Trafficking in Persons Report 2010 - Switzerland
|Publisher||United States Department of State|
|Publication Date||14 June 2010|
|Cite as||United States Department of State, Trafficking in Persons Report 2010 - Switzerland, 14 June 2010, available at: http://www.refworld.org/docid/4c1883c2c.html [accessed 16 September 2014]|
|Disclaimer||This is not a UNHCR publication. UNHCR is not responsible for, nor does it necessarily endorse, its content. Any views expressed are solely those of the author or publisher and do not necessarily reflect those of UNHCR, the United Nations or its Member States.|
SWITZERLAND (Tier 2)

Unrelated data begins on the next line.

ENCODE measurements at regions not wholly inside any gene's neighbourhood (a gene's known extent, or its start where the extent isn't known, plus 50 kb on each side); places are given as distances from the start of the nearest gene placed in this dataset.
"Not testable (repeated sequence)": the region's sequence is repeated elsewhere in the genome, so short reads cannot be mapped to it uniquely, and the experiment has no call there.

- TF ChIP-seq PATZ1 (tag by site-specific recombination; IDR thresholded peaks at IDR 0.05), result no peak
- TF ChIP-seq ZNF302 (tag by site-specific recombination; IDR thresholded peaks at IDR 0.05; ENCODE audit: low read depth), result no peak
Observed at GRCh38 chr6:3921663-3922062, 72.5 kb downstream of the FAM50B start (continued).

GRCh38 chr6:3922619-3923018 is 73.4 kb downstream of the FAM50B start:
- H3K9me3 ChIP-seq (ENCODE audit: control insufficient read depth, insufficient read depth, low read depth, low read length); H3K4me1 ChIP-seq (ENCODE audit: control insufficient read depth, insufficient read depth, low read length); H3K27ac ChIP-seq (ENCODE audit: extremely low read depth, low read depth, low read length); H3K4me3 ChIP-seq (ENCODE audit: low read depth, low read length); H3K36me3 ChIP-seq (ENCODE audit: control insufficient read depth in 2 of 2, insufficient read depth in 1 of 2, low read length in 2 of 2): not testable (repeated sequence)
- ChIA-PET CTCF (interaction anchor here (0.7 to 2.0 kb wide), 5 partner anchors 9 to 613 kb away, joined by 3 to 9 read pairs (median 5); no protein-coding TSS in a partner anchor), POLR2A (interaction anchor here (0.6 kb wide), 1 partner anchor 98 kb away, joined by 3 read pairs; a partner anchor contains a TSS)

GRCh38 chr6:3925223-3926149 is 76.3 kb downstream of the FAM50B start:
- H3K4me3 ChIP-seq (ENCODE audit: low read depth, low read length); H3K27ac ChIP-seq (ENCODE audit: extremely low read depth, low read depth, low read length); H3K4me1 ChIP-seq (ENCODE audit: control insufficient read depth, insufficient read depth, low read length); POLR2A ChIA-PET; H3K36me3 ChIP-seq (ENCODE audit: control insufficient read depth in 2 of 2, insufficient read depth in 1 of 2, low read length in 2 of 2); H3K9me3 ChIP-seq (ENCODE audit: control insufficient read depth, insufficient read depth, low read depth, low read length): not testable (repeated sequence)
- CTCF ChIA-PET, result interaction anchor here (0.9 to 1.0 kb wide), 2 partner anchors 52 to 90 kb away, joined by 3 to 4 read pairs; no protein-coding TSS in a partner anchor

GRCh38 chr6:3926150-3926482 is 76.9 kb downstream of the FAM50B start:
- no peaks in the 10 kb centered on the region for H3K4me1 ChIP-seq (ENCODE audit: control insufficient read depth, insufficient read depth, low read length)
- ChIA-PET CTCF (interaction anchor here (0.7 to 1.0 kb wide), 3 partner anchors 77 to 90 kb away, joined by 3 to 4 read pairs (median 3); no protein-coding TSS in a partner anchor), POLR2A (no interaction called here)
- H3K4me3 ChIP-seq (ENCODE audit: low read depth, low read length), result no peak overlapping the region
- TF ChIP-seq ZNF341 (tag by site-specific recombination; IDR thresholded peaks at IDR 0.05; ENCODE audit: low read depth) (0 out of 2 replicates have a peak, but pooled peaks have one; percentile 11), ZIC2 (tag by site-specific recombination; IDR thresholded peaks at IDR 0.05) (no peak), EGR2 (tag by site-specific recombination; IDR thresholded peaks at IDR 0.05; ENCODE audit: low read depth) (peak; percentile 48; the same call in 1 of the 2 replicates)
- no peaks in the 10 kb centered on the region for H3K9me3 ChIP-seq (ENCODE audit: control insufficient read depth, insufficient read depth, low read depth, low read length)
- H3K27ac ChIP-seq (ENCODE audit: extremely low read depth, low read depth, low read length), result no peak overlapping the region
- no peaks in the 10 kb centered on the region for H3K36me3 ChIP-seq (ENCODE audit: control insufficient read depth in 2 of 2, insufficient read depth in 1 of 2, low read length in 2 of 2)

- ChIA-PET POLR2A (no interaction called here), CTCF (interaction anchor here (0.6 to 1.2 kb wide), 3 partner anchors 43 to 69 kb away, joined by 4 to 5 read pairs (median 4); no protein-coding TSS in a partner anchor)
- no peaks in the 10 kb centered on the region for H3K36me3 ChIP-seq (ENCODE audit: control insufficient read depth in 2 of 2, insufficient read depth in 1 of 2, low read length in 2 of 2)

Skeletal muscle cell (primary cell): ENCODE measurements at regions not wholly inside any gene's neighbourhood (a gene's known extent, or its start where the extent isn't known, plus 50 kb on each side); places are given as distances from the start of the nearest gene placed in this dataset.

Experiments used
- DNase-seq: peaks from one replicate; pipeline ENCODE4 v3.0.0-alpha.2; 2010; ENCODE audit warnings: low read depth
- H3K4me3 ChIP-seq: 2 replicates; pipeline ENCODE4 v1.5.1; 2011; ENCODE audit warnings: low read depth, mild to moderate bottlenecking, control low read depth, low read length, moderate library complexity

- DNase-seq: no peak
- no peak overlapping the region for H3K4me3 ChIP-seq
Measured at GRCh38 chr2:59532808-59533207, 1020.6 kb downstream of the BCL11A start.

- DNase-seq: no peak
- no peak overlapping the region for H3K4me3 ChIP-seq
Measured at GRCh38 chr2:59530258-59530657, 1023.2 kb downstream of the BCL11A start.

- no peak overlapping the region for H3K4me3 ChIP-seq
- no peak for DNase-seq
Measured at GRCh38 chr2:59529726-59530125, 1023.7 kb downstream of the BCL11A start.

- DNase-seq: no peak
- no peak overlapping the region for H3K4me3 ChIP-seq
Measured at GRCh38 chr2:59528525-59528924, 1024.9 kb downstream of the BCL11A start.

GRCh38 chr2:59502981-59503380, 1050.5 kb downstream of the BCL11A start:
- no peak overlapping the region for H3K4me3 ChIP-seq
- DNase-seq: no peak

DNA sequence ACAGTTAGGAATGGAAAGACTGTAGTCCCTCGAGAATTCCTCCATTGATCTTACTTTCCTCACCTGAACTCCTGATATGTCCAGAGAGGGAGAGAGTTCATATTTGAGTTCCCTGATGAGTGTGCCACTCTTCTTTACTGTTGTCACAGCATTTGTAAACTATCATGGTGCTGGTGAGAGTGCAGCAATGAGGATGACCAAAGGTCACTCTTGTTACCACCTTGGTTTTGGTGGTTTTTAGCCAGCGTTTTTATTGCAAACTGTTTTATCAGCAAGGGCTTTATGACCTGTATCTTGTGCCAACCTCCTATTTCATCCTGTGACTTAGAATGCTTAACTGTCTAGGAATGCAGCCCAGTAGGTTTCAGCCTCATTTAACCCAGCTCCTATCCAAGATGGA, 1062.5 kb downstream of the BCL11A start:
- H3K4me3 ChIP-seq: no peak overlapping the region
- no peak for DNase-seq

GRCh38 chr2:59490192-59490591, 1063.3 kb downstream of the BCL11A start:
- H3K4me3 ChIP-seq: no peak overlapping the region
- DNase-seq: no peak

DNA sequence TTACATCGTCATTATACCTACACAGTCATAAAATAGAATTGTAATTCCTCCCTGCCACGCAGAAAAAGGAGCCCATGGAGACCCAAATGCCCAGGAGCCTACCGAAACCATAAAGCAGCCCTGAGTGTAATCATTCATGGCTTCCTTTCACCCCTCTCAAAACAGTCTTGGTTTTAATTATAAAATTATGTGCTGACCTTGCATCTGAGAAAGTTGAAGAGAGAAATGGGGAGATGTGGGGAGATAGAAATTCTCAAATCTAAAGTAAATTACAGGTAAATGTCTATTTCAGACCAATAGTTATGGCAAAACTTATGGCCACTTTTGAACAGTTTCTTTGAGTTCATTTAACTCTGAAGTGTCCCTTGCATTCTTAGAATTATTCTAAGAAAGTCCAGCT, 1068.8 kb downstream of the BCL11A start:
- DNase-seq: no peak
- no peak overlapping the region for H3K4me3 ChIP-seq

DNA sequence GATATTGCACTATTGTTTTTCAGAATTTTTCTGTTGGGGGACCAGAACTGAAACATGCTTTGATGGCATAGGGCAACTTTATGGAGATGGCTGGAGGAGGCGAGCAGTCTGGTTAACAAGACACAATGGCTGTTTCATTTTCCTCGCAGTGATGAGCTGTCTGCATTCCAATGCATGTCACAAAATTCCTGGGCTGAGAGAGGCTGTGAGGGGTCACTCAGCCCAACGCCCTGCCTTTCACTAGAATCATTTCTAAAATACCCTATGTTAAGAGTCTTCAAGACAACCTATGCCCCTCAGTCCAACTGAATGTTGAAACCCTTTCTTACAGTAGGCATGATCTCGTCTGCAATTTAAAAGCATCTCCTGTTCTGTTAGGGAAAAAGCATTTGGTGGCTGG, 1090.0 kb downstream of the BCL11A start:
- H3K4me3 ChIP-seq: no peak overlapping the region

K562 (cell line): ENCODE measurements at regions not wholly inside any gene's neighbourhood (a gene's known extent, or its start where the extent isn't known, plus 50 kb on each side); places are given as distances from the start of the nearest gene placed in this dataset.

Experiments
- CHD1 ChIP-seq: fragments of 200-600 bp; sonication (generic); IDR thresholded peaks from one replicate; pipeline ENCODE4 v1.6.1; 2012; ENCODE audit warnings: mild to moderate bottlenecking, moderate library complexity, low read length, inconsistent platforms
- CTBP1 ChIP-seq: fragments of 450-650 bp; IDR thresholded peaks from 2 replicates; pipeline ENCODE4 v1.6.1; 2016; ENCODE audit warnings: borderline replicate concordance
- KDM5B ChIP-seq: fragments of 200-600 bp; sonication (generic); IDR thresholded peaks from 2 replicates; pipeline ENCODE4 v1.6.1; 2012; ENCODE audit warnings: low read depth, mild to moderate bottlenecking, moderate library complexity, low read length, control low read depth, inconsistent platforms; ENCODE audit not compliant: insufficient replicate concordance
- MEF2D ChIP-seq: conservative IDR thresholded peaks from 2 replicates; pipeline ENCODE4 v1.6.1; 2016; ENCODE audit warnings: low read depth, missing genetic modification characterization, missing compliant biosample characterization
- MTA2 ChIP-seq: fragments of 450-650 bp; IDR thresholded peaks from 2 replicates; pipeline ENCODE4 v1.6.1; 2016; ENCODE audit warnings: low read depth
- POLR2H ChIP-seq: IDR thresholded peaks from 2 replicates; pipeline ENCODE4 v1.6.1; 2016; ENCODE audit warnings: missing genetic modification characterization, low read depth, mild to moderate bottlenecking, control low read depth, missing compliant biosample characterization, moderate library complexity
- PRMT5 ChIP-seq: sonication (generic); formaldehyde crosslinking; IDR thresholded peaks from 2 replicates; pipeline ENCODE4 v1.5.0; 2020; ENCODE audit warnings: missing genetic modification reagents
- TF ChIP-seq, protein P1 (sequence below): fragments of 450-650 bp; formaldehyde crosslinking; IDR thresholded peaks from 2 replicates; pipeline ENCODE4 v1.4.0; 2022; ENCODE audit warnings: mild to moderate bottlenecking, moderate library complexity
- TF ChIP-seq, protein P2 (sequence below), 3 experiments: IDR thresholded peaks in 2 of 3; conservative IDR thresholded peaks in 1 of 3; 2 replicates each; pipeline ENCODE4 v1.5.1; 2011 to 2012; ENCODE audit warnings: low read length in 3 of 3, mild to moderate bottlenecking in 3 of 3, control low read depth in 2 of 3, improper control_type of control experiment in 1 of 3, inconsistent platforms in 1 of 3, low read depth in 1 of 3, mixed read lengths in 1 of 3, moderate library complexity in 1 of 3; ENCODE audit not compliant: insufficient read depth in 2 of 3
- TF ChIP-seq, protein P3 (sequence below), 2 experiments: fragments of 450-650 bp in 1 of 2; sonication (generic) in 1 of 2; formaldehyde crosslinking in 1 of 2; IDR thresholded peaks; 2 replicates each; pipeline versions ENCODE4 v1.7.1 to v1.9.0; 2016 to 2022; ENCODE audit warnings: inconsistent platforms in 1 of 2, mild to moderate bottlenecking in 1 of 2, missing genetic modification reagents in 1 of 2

Switzerland is primarily a destination and, to a lesser extent, a transit country for women subjected to trafficking in persons, specifically conditions of forced prostitution and children forced into begging and theft. The majority of identified victims of commercial sexual exploitation were forced into nude dancing and prostitution and originated from Eastern Europe, but victims have also originated from Latin America, Asia, and Africa. In 2009, officials and NGOs reported an increase in the number of women in prostitution and children forced into begging from other parts of Europe, especially Hungary, many of whom were ethnic Roma. During the reporting period, some officials raised concerns that Switzerland risks becoming a destination for child sex tourism because Swiss law does not prohibit prostitution by minors aged 16 and 17 under all circumstances. While the majority of trafficking victims are found in Swiss urban areas, police and NGOs have encountered victims in bars in rural areas in recent years. There is reportedly forced labor in the domestic service sector, particularly in foreign diplomatic households. Swiss federal police assessed that the total number of potential trafficking victims residing in Switzerland is between 1,500 and 3,000. NGOs expressed concern about reports of hundreds of unaccompanied foreign minors entering the country annually, claiming many have disappeared from state care after arrival. Officials countered that there are only a few isolated cases of missing unaccompanied minors each year.